Q&A with Patricia Okenwa

Patricia Okenwa is a contemporary choreographer with over 14 years of performance and choreographic experience working with some of dance’s most prolific names including Rafael Bonachela, Andile Sitoya, Kim Bandstrup’s Ark Dance Company. Resident at Rambert for over a decade she is also a founding member of the boundary-pushing, cross disciplinary New Movement Collective.

In collaboration with visual artists Mária Júdová and Andrej Boleslavsky and commissioned by Renaud Wiser Dance Company, Patricia’s R&D for the work Camouflage will feature as part of Brighton Digital Festival and will be performed at The Lighthouse on Thursday 5 October and at Werks Central on Friday 6 October.

We asked Patricia to take a break and reveal a bit about what drives her.

You’re known for combining extreme physical choreography with emotional themes.  Can you tell us how this form evolved?

When I started to make work myself I was attracted to pushing dancers beyond the usual as a way to be fully present in the performance.

I guess I love to see people attempt something, but let go of the end result, so something new can emerge in the moment. This is always emotional, because the dancers have to be very committed and are entering a vulnerable state, where they give up some control.

Was there a particular gap in the creative arts scene that you wanted the New Movement Collective (NMC) to address?

NMC evolved as a response to our collective need to create beyond what we could access at the time and our common interests in architecture, design, technology and to a point, fiction. Most of us where working for large established companies and it was not possible to make work that was site or space specific and collaborative with other creative disciplines so we started to create those opportunities ourselves. The dancers in the collective had been performing at a distance on big theatre stages and were now up close in immersive work. This was exciting and new to many audience members.

Which piece of work are you most proud of?

I'm pretty proud of Hydrargyrum, the work I did for Rambert last year. I made a huge step forward in my way of working in this process and the work is very me. I also had a particularly wonderful time with my collaborators, composer Aleksandra Vrebalov, designer Jon Bausor and lighting designer Charles Balfour. It felt like such an organic process of developing the concept, structure and design, but I feel our unique voices are very present.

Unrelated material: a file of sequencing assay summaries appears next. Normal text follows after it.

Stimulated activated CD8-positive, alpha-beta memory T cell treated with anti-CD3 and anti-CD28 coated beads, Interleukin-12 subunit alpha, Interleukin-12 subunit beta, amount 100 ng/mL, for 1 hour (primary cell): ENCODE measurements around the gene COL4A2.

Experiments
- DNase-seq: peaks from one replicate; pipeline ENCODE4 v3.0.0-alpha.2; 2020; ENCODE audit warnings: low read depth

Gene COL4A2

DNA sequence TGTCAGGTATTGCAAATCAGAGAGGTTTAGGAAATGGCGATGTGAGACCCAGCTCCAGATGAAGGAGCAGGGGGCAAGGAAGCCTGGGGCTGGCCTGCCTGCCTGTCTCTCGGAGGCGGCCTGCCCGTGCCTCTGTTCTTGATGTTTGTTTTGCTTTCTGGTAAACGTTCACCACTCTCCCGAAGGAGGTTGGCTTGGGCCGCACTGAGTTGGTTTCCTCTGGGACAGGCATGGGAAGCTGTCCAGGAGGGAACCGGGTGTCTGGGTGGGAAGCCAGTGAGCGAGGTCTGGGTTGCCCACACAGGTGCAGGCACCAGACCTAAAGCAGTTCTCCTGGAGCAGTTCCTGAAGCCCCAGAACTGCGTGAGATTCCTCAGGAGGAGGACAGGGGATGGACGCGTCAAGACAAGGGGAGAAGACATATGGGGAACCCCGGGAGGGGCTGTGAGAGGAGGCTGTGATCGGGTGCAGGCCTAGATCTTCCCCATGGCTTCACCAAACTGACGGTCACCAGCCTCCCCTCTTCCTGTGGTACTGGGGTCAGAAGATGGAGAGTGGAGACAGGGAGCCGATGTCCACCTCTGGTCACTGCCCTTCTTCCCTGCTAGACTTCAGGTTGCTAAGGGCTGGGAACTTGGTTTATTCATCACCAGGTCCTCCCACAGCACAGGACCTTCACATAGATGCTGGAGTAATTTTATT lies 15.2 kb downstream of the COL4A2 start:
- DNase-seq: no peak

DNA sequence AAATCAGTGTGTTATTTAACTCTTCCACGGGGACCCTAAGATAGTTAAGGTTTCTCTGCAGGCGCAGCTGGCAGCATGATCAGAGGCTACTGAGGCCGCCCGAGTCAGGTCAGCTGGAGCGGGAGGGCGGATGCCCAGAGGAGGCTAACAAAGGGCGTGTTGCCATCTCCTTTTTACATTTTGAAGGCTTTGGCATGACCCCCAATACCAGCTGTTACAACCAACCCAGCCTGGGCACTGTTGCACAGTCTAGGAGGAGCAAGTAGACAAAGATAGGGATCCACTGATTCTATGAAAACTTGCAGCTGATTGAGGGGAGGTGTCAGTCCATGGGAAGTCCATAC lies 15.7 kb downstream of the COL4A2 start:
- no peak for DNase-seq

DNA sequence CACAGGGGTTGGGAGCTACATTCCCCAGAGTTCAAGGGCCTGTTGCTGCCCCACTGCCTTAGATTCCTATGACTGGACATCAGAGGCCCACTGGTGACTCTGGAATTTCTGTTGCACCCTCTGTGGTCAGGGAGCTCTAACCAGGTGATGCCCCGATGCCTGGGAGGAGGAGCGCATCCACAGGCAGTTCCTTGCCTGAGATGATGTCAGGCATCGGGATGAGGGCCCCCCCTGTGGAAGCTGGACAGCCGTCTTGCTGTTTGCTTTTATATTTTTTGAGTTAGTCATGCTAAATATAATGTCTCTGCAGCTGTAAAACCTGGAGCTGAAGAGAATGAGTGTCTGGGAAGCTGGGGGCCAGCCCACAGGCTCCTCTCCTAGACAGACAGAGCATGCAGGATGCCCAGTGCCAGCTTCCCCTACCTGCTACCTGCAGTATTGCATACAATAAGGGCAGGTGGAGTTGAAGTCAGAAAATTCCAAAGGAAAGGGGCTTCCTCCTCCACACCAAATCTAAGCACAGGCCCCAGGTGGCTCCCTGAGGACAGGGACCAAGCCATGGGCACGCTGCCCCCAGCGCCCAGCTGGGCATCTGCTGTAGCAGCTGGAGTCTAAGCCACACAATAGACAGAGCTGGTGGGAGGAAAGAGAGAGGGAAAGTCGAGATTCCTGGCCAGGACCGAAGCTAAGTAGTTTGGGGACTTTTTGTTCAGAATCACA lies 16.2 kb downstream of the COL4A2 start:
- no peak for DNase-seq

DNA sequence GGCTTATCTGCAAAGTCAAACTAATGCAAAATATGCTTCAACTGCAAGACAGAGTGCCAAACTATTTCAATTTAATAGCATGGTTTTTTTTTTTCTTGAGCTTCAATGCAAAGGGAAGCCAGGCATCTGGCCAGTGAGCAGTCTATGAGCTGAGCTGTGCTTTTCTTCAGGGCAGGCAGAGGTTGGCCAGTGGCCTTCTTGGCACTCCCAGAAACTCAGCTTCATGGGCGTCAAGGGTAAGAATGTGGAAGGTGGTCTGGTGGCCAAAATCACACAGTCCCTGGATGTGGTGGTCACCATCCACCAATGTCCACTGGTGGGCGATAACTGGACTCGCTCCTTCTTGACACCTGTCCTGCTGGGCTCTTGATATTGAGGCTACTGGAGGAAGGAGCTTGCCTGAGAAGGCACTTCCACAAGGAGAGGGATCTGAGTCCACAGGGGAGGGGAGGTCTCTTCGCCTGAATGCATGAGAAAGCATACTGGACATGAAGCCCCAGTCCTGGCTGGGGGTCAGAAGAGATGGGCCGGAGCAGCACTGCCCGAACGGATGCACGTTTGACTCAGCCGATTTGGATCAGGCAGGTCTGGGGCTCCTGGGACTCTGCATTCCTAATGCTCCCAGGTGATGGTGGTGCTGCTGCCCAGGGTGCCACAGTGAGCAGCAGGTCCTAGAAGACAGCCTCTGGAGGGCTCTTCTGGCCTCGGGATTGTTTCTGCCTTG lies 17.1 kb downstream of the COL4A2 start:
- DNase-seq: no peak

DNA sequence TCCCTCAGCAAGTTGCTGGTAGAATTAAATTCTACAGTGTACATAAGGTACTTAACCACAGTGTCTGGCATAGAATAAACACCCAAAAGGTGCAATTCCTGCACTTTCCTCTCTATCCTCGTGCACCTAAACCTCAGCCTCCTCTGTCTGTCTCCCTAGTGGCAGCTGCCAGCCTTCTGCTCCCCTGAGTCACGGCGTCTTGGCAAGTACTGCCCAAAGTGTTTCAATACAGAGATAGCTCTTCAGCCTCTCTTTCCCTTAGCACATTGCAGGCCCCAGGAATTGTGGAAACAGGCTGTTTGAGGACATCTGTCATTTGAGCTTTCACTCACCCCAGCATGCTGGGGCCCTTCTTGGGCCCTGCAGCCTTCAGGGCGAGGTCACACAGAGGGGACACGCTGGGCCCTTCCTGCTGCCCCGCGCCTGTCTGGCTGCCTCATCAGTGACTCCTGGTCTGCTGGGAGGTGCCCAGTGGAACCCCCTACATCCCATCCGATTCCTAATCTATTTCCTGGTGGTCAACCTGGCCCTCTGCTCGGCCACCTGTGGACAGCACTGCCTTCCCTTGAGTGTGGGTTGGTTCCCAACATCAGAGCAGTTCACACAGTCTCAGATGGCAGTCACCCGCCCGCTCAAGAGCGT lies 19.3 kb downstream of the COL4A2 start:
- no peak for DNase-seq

You’ve written about how becoming a mother has become a catalyst for creating new work - could you tell us a bit more about this and whether this has affected the themes you wish to explore in your work?

Becoming a mum has changed me personally. I recently gave birth to my second son and again I found the experience of birth itself transformative. My physical, emotional and mental power all played together to bring him to the world and at the same time I had to fully let go and flow. Having experienced it again is making me want to dig in and work from that place or know that place.

I also recently started a project called a Stabat Mater, researching mothering with a small group of dancers and a singer as well as in workshops with non-professional dancers and mothers of different ages.

We’re fascinated by the utilization of digital technology including virtual reality headsets and movement recognition sensors in the Camouflage project. Are you positive about the advancement of digital technology or concerned?

I feel both. I think technology as well as human behaviour is complex and unpredictable in its effects, so sometimes the most light and playful scene could make us reflect on something sinister or dangerous. I guess Camouflage includes the option of testing moral boundaries. What do we feel comfortable with, how does wearing a mask or giving into a virtual world change how we act or feel

What is particular about our set up is that live dancers interact with the participant as well as the virtual reality they are immersed in allowing interesting behaviour to emerge between dancers, participants and the space.

What are your ambitions for Camouflage and your work with Renaud Wiser Dance Company?

Our ambition is to create three works that relate to digital imaging where two are more traditional stage works by Renaud Wiser and myself plus the VR installation.  My work will take the experience of Camouflage Installation as a starting point and give the audience the opportunity to try out part of the creative process. I hope this will allow the audience to relate and interpret the work in a new way, bringing their own VR experience to their theatre viewing experience and vice versa. I think this will spark new conversations and a level of co-ownership.  Stage works will be created next spring and will premiere and tour from May.

Urban or rural?

Dreaming of rural

East or West?


Where does the future lie? 

Play, flow, presence

© Benedict Johnson
Q&A with Patricia Okenwa